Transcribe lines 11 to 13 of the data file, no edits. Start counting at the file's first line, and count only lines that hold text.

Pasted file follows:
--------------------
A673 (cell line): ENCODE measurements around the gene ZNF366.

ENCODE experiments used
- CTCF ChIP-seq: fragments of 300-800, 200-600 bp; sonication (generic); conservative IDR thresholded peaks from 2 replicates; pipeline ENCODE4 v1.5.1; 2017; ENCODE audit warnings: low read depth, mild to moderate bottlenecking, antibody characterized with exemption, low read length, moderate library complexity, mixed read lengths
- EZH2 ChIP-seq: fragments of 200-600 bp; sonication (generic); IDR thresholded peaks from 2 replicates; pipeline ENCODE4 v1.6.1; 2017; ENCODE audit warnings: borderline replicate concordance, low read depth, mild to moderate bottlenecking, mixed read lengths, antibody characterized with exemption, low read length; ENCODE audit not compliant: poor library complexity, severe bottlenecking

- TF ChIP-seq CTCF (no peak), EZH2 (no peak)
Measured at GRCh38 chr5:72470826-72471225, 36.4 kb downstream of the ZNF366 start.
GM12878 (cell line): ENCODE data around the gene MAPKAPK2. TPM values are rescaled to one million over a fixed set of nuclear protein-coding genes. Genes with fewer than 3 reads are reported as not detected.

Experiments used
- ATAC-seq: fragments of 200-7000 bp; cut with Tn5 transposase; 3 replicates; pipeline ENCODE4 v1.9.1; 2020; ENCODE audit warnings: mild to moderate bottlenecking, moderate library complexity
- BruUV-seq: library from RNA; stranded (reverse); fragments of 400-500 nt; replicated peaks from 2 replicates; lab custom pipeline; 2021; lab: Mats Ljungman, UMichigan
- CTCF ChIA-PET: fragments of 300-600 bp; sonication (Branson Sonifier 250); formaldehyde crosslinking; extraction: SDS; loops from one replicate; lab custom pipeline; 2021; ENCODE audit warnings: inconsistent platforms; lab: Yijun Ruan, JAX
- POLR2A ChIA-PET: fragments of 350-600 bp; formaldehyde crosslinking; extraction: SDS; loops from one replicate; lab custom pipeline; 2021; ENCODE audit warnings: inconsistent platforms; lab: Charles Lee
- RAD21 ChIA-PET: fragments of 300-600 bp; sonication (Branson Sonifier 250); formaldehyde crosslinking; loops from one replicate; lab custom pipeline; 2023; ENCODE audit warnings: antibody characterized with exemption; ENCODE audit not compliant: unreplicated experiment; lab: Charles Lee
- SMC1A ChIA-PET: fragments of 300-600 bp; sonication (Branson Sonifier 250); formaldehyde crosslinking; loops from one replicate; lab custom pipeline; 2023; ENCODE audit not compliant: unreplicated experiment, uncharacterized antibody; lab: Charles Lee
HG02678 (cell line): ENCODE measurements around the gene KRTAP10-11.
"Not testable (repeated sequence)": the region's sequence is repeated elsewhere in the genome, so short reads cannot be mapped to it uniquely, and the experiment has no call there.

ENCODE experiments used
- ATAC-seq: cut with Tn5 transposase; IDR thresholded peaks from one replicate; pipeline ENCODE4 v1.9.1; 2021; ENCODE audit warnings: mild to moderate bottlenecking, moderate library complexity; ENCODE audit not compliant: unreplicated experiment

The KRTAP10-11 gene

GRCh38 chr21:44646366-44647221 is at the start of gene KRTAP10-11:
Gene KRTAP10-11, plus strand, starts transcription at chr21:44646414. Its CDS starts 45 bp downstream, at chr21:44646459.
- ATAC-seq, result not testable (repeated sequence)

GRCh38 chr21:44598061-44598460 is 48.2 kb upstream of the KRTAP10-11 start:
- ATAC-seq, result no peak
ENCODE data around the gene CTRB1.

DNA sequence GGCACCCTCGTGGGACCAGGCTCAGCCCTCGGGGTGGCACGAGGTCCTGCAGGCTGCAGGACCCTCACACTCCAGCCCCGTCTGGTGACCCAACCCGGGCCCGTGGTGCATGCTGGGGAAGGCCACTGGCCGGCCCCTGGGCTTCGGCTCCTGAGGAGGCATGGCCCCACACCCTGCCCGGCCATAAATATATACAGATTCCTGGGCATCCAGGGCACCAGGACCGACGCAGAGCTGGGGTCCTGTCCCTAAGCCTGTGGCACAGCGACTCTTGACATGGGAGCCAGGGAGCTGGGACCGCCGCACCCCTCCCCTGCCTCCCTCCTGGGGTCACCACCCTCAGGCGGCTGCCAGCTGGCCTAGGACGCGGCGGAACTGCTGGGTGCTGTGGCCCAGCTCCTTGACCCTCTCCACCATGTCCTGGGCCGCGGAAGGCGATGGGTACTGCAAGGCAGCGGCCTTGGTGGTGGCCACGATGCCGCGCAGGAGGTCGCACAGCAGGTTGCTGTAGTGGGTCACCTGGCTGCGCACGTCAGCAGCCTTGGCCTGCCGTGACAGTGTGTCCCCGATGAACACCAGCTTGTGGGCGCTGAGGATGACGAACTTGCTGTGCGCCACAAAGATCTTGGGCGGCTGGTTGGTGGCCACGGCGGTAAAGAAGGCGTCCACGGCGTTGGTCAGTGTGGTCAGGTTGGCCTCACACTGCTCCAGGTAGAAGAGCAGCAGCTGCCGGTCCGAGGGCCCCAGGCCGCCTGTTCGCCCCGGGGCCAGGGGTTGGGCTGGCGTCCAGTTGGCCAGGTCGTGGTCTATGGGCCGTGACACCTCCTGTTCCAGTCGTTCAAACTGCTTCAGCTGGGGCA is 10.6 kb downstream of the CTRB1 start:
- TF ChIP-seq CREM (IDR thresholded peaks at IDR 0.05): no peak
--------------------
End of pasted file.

- CTCF ChIA-PET: fragments of 300-600 bp; sonication (Branson Sonifier 250); formaldehyde crosslinking; extraction: SDS; loops from one replicate; lab custom pipeline; 2021; ENCODE audit warnings: inconsistent platforms; lab: Yijun Ruan, JAX
- POLR2A ChIA-PET: fragments of 350-600 bp; formaldehyde crosslinking; extraction: SDS; loops from one replicate; lab custom pipeline; 2021; ENCODE audit warnings: inconsistent platforms; lab: Charles Lee
- RAD21 ChIA-PET: fragments of 300-600 bp; sonication (Branson Sonifier 250); formaldehyde crosslinking; loops from one replicate; lab custom pipeline; 2023; ENCODE audit warnings: antibody characterized with exemption; ENCODE audit not compliant: unreplicated experiment; lab: Charles Lee